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Governor Sanford Expresses Budget Reservations, Withholds Vetoes

Press Release

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Date:
Location: Columbia, SC


Governor Sanford Expresses Budget Reservations, Withholds Vetoes

GOVERNOR SAYS OVERALL APPROACH TO BUDGET CUTS SOUND,
LAYS DOWN MARKERS TO LEGISLATURE TO AVOID SITUATION IN FUTURE

While expressing "serious reservations" about a number of a flexibility-limiting provisions in the legislature's targeted spending cuts plan, Governor Mark Sanford today announced he would allow the plan to become law and withhold any budget vetoes.

Last week the General Assembly sent the governor a plan to cut nearly $500 million from the state budget, a move made necessary by severe overspending and growing government by 40 percent over the past four years - a rate far faster than the underlying economy.

"First off, I would certainly give credit to the House and Senate for reversing their early reluctance to do so and ultimately heeding our calls for real and targeted budget cuts. I'd give particular credit to the junior members of the legislature who joined us in insisting to their leadership on this course of action," Gov. Sanford said. "As well, we'd give the House and Senate credit for revisiting some of the vetoes we issued earlier this year, like Competitive Grants funding and state-paid security for the Hunley. While we have serious reservations about some of the provisions in this bill that limit agencies' flexibility, we don't think vetoing those things would substantially change the position we're in. We believe we'll have multiple bites at the apple on that front given that this is likely the first of a number of rounds of budget cuts. We're hopeful the legislature will seriously consider the concerns we lay out in the accompanying letter when they reconvene in January."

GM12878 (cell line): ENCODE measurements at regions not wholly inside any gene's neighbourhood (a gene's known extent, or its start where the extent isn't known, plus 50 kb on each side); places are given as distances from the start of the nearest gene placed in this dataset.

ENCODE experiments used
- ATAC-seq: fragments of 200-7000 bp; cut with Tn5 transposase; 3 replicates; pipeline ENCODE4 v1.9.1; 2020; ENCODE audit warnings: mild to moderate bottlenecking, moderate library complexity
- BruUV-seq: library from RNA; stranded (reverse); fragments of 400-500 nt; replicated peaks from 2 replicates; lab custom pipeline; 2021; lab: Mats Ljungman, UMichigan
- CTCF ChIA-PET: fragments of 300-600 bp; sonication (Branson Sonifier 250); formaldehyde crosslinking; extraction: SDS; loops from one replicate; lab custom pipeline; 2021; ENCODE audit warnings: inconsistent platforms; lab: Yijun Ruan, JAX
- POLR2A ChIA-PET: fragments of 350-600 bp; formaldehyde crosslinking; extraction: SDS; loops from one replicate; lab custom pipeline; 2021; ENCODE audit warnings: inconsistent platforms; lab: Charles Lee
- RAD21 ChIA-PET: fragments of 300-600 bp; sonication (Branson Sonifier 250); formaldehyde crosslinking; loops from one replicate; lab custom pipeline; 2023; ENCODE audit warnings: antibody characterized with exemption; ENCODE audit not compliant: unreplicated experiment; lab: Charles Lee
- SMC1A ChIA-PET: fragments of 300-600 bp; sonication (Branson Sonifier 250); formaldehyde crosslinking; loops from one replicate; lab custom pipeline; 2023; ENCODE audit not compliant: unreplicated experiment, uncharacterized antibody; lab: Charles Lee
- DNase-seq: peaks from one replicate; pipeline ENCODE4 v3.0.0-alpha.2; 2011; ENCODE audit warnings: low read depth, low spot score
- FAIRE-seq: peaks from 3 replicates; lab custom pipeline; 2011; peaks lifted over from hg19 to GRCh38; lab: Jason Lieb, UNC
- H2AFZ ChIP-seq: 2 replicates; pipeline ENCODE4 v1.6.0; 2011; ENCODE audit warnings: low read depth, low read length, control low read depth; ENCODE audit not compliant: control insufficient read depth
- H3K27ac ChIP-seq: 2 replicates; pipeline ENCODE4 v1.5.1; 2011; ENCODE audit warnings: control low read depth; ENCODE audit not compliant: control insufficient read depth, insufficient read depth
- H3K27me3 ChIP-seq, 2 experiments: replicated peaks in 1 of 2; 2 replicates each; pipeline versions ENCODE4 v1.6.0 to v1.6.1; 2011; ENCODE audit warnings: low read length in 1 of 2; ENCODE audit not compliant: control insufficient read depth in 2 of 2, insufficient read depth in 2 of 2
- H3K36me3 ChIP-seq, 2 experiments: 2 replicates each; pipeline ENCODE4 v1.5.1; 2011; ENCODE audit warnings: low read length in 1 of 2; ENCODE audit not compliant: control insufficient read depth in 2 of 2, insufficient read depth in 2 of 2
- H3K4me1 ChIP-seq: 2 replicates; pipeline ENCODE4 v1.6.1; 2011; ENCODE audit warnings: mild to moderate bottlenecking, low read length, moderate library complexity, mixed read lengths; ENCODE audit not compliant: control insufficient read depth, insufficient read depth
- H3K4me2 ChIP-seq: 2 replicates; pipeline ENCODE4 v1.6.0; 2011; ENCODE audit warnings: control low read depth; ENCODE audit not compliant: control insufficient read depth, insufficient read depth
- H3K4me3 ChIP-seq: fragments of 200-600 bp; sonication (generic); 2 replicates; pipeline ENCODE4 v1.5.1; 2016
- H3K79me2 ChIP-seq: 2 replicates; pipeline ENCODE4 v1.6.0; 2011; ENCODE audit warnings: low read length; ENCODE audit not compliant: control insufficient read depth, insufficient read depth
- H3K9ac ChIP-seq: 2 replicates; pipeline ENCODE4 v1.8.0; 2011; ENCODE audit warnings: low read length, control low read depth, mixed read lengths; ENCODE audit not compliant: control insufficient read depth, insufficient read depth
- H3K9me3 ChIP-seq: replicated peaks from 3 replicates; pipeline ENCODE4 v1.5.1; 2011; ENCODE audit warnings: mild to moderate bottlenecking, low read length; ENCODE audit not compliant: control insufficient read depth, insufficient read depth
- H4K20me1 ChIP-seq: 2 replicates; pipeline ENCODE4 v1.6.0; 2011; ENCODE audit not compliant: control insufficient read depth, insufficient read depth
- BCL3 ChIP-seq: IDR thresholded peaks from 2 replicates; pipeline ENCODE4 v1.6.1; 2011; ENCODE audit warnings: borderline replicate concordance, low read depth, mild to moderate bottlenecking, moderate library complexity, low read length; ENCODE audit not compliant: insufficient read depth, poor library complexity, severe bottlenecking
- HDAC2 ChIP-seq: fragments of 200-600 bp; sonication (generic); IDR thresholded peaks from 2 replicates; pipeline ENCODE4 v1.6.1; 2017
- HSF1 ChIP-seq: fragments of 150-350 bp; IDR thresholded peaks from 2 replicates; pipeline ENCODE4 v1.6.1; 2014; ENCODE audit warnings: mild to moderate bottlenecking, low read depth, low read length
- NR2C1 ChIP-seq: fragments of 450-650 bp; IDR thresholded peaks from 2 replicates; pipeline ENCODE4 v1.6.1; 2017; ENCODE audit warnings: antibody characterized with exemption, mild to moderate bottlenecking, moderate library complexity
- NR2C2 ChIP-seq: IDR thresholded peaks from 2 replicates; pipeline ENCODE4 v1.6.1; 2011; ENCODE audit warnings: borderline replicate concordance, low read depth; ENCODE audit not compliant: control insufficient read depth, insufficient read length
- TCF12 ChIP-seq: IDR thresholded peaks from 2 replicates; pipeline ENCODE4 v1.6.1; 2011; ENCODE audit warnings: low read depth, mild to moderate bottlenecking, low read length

The governor's letter lays out seven key principles for the General Assembly to improve budgeting practices:
- Setting legal limits on spending so government doesn't grow faster than the underlying economy
- Restructuring state government to make it more efficient and accountable
- Limiting annualizations, the practice of using one-time money for ongoing expenses
- Addressing long-term commitments and liabilities, like capital projects and unfunded promises to retirees
- Setting priorities based on results, not political considerations
- Providing healthcare in a sustainable manner
- Protecting and preserving our unique quality of life

"As an administration, we're far more open to and willing to work with the legislature on the idea of targeted cuts, as opposed to the massive increases in spending we've seen in previous years. Rest assured that if things swing back in the other direction we'll be just as ready to use our veto pen to try and rein in another spending spree," the governor said.


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